Men tells the story of Harper (Jessie Buckley), a distraught woman who is caught in the aftermath of her husband James (Pappa Essiedu), who had tragically committed suicide after a marital dispute. She takes it upon herself to grant herself a holiday by taking refuge in a manor by a countryside village by housesitting it. With the help of the rickety caretaker Geoffrey (Rory Kinnear), she finds herself to be in the perfect environment for rest and relaxation.
But strange things happen when she goes out of the house and takes a stroll in the lush forest around the manor; things that happen to involve men. But what makes it all peculiar is that all the men happen to have the same face.
Men is the latest film from Alex Garland; the creative mind behind such acclaimed stories like 28 Days Later, Ex Machina, Annihilation and others. The prospect of him making a horror film that veers towards dark fantasy is quite intriguing. Does Men live up to the promise of Garland’s prior work?
To start off on a positive note, the film does feature marvellous production values that support Garland’s foreboding vision; particularly in the visuals. The cinematography by Rob Hardy elicits an eerie, ethereal and unfamiliar beauty that provides symbolic weight to Garland’s leanings; particularly when he delves into the divide between religion and nature. The greens and valleys all feel tactile in the sense that you could almost think you are breathing the same air. While the man-made settings like the manor and the church all feel contained and restrictive, as if our characters are trapped in a box that we are all witnessing.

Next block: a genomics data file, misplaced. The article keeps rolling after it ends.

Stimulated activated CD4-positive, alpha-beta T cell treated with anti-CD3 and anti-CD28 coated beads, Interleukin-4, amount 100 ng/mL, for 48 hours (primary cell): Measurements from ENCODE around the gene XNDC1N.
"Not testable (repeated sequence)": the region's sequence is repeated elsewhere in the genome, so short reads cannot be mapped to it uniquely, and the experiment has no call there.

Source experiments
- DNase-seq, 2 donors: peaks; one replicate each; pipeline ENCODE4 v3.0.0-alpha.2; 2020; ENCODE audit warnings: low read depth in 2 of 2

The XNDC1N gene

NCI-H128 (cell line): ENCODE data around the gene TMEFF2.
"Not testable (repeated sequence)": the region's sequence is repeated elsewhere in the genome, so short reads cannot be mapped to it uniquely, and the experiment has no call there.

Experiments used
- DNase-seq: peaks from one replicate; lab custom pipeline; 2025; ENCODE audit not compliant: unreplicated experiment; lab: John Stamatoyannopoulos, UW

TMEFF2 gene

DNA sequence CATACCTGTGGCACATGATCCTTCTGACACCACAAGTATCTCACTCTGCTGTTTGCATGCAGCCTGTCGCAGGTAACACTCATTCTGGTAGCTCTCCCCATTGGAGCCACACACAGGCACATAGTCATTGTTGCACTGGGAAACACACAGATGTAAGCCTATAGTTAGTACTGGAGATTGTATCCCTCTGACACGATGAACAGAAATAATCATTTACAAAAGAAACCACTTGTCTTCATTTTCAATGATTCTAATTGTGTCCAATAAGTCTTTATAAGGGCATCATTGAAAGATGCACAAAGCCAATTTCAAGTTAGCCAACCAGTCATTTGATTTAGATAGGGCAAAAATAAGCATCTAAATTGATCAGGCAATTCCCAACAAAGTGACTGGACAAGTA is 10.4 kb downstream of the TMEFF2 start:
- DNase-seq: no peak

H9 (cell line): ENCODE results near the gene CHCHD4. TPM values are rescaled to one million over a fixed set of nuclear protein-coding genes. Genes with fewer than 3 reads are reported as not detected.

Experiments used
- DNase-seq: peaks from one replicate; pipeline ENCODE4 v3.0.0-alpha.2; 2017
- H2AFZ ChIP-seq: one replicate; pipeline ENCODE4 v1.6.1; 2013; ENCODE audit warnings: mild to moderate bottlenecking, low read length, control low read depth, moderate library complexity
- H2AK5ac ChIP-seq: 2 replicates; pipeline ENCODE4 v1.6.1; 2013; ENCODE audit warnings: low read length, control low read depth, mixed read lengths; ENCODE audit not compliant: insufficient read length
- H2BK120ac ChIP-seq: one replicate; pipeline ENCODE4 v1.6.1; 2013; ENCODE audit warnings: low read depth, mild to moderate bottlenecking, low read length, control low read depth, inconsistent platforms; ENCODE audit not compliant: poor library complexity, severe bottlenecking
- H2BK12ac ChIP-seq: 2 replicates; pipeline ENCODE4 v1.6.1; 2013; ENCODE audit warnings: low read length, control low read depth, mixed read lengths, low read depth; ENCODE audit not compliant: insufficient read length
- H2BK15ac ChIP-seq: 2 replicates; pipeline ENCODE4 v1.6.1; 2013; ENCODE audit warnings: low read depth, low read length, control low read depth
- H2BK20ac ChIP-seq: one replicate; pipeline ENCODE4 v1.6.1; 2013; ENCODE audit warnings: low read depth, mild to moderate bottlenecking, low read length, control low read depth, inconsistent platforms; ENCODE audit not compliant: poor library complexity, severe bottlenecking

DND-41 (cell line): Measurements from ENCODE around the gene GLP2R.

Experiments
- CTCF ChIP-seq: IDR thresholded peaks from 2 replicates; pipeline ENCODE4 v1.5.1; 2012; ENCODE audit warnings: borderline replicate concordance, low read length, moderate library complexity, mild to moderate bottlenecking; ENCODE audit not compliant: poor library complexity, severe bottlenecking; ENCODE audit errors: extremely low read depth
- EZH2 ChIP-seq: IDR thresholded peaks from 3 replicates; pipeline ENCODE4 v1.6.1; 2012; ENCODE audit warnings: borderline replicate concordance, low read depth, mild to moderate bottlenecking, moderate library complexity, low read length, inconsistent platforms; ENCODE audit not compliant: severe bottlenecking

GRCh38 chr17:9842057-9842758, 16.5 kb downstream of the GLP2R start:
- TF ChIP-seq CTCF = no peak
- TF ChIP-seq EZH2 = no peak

The performances are stellar from across the board. However, the major credit goes to the two leads. Kinnear is clearly having a fun time playing multiple roles and embodies them with relish. Buckley does a great job in expressing the inner turmoil of grief and anger as to the loss of her husband as well as questioning the position she is in; which is why does she have to pay the price for her husband’s doing.
On face value, the prerequisites of horror (blood, gore, mythology) shown here are enjoyably gruesome. One particularly memorable moment involves a knife and a person’s forearm that will stick to the minds of the audience. But the attempts at symbolism range from striking (the use of a train tunnel as an echo chamber) to laughable (Kinnear appears as a child).
Therefore, the big problem with Men (the film) is that with all the symbolism that it provides — whether it be the debate of how toxic masculinity with the male ego stems from or how does religion and nature fit in terms of power or how the multiple roles that Kinnear plays embody the stereotypical male roles in our society – is that Garland does not bring anything fresh or illuminating behind these images and metaphors other than “men are bad”. Or in this critic’s case, “men are owed”. But then again, with this amount of visual information on display, one’s mileage may vary.
Overall, Men is a strange, off-kilter horror experience that is as meretricious as it is malleable. The more you can gather in terms of thematic intrigue, the more you find flaws within its self-serious tone. In this case, the glass is half-empty.
TWO AND A HALF STARS (OUT OF FIVE)
Men is out in cinemas now.